The victims’ stories consisted of a running a stop sign while texting; taking a ‘joy ride’ texting and driving killing a father and his 10 year old daughter; a tired driver in the rain who lost visibility and was changing music causing a 17 year old to be ejected; and texting and driving hitting a school bus.

You could hear a pin drop when Sangeeta Badlani, of West Orange, walked onto the stage. A collage of photos starting with the Badlani family of four, and then of her son Nakhil growing up, including the scenes from his and her husband’s accident were shown on the projector screen behind her. Songs including Lady Antebellum’s “Need You Now,” Bruno Mars “Count on Me” and Eric Clapton’s “Tears in Heaven” played.

Badlani revisited when she lost her oldest son, Nakhil at the age of 11. She told the story of the day of the accident as if it happened yesterday. “Saturday, June 11. It was a misty morning, it was 7 a.m. and I walked in Nakhil’s room and he was lying on his bed reading,” she said. “He was planning to go sailing with his dad,” she continued.

Badlani went through the whole day as if it was happening all over again. She told the audience how she called her son and her husband, Sunil, and could not reach them. Her son left his phone home. “Around 2:15 p.m. I received a call from an unknown number and I had a hunch it was my husband but it was an unknown voice,” she said.

She then explained how her husband was unaware what Nikhil’s condition was nor where they took him. She got a ride from a friend and after an hour driving to two hospitals she finally got to her son and husband. “A team of doctors came in to the room saying ‘Nikhil did not make it’,” she said.

“My son died by a distracted driver; someone’s negligence and we paid the price, the highest kind,” she said with emotion. “We donated his organs, so someone can see the world through his eyes,” she said.

Badlani explained how she had to break the news to his six year old brother. She explained the funeral process and how it’s not supposed to be this way.

She told the students about the Nikhil Badlani Foundation. According to the foundation’s website nikhilbadlanifoundation.org, the mission is to promote traffic safety and help children pursue their dreams in music and academics.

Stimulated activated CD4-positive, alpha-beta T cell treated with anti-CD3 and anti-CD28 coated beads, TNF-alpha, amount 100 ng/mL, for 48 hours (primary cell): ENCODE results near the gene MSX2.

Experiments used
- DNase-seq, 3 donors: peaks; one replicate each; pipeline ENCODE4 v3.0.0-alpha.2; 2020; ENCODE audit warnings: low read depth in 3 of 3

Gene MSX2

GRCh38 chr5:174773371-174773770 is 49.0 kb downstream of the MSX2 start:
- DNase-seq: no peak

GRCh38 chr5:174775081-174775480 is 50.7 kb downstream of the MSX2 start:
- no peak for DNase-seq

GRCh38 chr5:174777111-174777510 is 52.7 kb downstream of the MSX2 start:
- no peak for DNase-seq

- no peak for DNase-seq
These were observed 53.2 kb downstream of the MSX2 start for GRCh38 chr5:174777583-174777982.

“Ten percent of fatalities are among teens 15 – 20 years old, we need to do something to prevent,” she said. “According to AAA six out of 10 accidents in teens is distraction. The number one cause is other passengers in your car,” she added.

She explained that in 2015 Lt. Gov. Kim Guadagno signed Nikhil’s Law. “His law is nothing but common sense,” she said.  The law mandates the driver’s license written test and learner’s manual are to both explain the dangers of failing to obey the traffic laws and applicants can take the STOP for Nikhil Safety Pledge.

Badlani asked all present to take the pledge. She asked everyone in the audience as well as those watching from their classrooms to raise their right hand. She invited the students to join them for their Annual 5K Run/Walk on Sunday, Sept. 17 at West Orange High School.

Sunhil joined his wife on stage. He said over 1,500 people took the pledge already. He suggested everyone change their voicemail messages to say “I’m on the other line or driving.”  

He explained about how you’re nervous when you begin to learn how to drive. “It’s dangerous when you get confident,” he said.

“The story I shared is not very easy, usually I just talk about the Law and the foundation, but today I had to go back in time and open up my heart and all the pain,” Badlani said.

The assembly concluded with a question and answer session with the Badlanis.